Inflation has had a good side for some people – increases to account for rising prices – but there is a catch. Health insurance prices have also increased, so you may have to pay more for a 2023 plan. Average costs per employee will reach $13,800 in 2023, according to Aon, the professional services firm. This is more than double the 3% increase registered by businesses last year, although this is well below the current inflation index.
As open enrollment in many employer-provided health insurance plans begins, take a close look at the offerings. Sticking with the same plan you were using before isn’t always the best choice. In fact, most people find it difficult to choose the health plan that offers them good coverage at the cheapest price, according to several studies. Although it seems counterintuitive, simply choosing the plan with the highest premium and lowest deductible may not be your best bet.
The following strategies challenge some common beliefs about health insurance plans. and they can help you save money on health insurance provided by your employer.
High deductibles may be lower than you think
Employer-sponsored high-deductible plans may actually give you a lower deductible than some plans that aren’t labeled high-deductible. The advantage of high-deductible plans is that they usually qualify for a Health Savings Account (HSA). As long as the plan has a minimum deductible of $1,500 for an individual and $3,000 for a family in 2023, it qualifies for an HSA.
Of course, your employer can increase the deductible in exchange for the lower premiums you usually pay with a high-deductible plan. Run the numbers using a calculator like this one from HSA provider Lively, so you can compare estimated healthcare utilization, premiums and deductibles between different plans.
Consider saving in an HSA
What makes a Health Savings Account (HSA) so magical is that it is the only triple tax advantage investment account. First, the money is credited to your account before tax. The money you invest in this account grows tax-free. Finally, the money is withdrawn tax-free when used for eligible medical expenses. Contributing can help reduce your taxable income and build a valuable medical emergency fund.
How HSA contribution limits work
Your employer can contribute to your HSA, just as they can to a workplace pension plan. As with your pension plan, people over 55 can make catch-up contributions. But unlike a 401(k), your employer contributions are part of the preset limit. If your employer contributes to an HSA, you contribute less to maximize the account.
There is no time limit for using the HSA. This means that you can keep receipts for eligible medical expenses and reimburse yourself several years later, once your HSA investments have increased.
How to compare premiums and deductibles
First, narrow down the choices by filtering out all deal breakers. For example, you might want to see providers that certain networks don’t work with.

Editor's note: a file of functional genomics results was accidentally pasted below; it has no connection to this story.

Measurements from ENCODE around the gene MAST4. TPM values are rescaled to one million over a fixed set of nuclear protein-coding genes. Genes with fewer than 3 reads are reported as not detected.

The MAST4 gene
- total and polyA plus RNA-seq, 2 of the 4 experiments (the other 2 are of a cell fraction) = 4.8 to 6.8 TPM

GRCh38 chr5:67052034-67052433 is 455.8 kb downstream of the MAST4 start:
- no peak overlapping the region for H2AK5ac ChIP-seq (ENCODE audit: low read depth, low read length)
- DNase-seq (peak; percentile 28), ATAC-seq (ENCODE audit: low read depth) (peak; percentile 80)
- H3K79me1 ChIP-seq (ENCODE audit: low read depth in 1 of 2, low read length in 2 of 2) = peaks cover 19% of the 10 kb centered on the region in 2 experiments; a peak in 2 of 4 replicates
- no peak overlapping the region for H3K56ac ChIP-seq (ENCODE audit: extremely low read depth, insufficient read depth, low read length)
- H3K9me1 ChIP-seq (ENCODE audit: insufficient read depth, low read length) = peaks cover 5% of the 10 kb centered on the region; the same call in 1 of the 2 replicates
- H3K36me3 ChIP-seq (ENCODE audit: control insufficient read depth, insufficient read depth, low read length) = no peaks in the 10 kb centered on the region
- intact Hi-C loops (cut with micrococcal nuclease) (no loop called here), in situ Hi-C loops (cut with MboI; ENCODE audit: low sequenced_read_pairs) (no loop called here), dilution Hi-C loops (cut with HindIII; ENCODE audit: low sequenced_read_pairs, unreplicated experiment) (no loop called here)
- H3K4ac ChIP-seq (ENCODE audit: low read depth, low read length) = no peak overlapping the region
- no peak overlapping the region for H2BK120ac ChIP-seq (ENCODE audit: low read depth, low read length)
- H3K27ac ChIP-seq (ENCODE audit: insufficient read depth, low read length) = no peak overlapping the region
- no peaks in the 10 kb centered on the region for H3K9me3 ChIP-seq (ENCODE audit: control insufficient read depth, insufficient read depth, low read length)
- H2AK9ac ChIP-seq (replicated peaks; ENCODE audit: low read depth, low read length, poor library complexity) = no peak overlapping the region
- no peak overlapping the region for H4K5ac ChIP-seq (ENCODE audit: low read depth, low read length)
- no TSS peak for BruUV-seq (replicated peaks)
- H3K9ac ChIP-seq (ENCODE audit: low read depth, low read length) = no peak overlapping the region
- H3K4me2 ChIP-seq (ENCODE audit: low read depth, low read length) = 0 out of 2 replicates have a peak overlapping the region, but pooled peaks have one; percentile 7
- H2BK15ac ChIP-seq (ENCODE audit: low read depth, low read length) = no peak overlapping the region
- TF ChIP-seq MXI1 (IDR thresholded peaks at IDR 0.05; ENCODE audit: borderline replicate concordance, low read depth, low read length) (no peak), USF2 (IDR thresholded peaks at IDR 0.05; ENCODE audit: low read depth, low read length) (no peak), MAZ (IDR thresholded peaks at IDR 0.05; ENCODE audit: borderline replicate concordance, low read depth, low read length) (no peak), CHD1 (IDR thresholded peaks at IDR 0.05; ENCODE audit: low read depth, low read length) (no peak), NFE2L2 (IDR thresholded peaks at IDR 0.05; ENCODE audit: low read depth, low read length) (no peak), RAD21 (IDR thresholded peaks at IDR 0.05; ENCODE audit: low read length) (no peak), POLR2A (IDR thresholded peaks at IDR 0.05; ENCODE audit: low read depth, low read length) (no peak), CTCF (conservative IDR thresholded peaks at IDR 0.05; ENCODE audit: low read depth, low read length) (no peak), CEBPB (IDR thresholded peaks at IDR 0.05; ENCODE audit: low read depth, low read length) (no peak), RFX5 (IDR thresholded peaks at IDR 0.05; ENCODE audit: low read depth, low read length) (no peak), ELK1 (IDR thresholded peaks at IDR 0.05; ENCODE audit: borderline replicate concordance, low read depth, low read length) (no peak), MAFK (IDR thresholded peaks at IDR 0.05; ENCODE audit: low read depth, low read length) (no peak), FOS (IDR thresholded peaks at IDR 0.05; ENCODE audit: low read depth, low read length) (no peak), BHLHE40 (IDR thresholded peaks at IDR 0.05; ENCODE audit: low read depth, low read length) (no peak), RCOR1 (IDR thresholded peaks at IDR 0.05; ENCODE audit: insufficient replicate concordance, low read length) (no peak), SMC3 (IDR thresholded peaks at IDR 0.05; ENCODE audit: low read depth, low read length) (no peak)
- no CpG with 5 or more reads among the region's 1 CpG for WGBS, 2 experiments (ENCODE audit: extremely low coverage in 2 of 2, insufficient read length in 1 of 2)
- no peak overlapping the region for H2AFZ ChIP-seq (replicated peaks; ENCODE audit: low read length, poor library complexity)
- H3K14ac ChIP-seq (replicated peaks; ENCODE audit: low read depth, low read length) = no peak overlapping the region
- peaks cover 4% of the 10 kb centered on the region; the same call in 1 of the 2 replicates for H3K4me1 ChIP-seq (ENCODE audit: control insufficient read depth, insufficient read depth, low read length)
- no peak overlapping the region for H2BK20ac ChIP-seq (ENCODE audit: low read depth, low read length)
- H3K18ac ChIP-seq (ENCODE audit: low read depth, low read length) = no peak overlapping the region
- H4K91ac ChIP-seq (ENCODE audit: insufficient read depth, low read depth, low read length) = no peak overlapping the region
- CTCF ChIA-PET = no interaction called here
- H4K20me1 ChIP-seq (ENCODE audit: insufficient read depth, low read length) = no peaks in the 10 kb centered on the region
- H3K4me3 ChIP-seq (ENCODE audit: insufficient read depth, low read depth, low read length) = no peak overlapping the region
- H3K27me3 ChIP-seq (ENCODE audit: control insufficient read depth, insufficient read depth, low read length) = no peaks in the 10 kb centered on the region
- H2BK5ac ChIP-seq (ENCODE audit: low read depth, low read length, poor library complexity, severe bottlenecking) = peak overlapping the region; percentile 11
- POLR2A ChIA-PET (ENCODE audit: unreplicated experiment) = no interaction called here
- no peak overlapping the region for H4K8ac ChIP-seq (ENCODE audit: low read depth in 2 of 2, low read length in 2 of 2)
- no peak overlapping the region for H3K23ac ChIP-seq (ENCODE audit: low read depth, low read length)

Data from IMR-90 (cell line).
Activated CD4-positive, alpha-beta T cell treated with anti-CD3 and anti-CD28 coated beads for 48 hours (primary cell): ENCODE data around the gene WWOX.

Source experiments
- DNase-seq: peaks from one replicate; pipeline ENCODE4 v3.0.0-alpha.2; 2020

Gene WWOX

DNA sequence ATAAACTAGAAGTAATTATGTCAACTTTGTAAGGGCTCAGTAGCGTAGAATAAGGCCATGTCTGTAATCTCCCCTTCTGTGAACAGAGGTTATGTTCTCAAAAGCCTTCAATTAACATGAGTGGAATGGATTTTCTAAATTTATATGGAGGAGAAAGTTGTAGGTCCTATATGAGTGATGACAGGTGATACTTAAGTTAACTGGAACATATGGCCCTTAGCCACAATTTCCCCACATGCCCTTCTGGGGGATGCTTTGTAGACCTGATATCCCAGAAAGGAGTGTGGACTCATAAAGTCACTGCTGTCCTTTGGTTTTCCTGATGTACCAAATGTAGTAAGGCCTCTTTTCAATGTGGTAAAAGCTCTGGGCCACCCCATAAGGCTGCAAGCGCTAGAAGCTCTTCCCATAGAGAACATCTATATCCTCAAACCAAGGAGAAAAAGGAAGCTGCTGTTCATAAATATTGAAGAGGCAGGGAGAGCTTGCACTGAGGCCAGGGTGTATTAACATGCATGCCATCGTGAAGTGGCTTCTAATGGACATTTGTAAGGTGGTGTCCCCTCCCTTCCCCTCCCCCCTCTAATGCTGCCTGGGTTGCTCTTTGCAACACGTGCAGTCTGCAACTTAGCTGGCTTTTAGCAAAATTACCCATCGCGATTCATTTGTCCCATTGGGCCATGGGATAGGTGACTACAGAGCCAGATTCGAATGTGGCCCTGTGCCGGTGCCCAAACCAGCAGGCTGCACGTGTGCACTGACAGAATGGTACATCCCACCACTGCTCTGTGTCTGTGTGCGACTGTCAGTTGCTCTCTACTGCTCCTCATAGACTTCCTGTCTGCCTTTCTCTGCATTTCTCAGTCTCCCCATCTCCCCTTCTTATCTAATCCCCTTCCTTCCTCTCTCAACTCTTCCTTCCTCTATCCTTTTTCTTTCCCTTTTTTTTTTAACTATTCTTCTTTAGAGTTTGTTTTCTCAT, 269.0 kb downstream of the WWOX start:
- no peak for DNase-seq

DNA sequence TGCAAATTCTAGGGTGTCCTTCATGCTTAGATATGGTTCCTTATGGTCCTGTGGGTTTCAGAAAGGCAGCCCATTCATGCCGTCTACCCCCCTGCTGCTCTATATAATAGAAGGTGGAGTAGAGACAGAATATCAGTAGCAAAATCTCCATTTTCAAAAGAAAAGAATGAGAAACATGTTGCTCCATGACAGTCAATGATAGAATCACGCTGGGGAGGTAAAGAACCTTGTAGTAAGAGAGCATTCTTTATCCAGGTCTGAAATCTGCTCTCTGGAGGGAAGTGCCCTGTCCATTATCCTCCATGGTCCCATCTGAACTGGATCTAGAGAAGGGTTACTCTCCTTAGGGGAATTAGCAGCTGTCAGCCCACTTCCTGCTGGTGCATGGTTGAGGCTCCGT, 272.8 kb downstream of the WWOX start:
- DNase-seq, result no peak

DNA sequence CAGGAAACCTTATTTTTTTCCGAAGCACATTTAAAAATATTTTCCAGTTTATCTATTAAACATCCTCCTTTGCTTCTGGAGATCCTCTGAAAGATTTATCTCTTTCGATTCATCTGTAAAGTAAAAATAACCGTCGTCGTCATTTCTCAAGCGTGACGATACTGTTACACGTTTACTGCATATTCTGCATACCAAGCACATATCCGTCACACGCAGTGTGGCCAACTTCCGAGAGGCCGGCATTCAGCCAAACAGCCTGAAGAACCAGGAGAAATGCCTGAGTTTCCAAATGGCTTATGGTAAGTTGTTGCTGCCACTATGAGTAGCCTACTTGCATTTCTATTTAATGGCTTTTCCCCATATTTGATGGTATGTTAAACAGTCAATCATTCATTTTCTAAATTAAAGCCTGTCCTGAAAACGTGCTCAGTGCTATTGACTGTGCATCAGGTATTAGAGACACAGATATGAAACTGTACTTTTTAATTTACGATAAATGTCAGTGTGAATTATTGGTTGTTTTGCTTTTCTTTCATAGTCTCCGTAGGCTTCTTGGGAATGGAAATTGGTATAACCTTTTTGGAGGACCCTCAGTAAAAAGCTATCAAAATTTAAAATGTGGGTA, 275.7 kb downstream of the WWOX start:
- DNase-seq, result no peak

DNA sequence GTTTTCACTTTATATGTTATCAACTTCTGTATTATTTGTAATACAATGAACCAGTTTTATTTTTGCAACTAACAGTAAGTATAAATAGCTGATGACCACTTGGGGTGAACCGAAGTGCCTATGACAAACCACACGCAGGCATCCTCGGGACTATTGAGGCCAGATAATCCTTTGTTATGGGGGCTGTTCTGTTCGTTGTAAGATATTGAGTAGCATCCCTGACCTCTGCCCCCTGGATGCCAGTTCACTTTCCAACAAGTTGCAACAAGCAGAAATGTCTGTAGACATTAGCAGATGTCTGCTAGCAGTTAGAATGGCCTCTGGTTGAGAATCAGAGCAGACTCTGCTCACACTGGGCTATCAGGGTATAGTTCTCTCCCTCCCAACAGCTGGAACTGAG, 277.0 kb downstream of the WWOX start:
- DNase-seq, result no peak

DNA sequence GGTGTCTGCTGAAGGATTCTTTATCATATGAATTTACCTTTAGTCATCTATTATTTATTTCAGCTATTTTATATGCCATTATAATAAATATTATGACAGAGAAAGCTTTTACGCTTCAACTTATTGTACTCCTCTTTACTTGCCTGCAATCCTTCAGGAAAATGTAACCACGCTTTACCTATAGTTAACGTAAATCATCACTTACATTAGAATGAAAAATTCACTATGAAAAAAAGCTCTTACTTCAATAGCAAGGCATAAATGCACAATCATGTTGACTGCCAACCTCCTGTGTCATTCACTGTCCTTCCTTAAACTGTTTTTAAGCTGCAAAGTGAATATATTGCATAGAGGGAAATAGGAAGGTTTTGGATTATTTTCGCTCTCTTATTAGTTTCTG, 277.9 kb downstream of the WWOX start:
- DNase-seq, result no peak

Three main numbers are important: the annual premium, the deductible, and any employer contribution to an HSA or FSA.
Many employers will contribute a certain amount per year to a Health Savings Account or Flexible Savings Account in your name if you choose a high-deductible plan.
If you have this option, you must know the actual amount of the contribution that the employer will pay on your behalf and take this into account when using the calculator.
Comparing a Preferred Provider Organization (PPO) plan to a high-deductible plan is not a completely apple-to-apples comparison. For one thing, high deductible plans have lower premiums but higher deductibles. On the other hand, high-deductible plans usually allow you to save pre-tax money in a spending account, and employers often contribute money to this account for you.
Use a calculator, like the one from health savings account provider HSA Bank, to compare different types of health insurance plans. You indicate how much you would pay for premiums, how much deductible you will need to meet, and other factors such as prescriptions, whether you pay them, and any coinsurance.
Depending on how much health care you use, the difference can be stark.
Look at the exterior plans
You may want to consider options other than those offered by your employer. If you have a partner who can cover you, that might offer better coverage for less than your employer’s plan. Depending on employer policies, you may not have to be married.
You’re not eligible for a subsidy on a market plan if your employer’s coverage meets minimum value standards, but even without a subsidy, coverage may be better for less, depending on your state and income . However, your family members can still get a market plan and premium support. You can check your eligibility and compare plans by visiting healthcare.gov.
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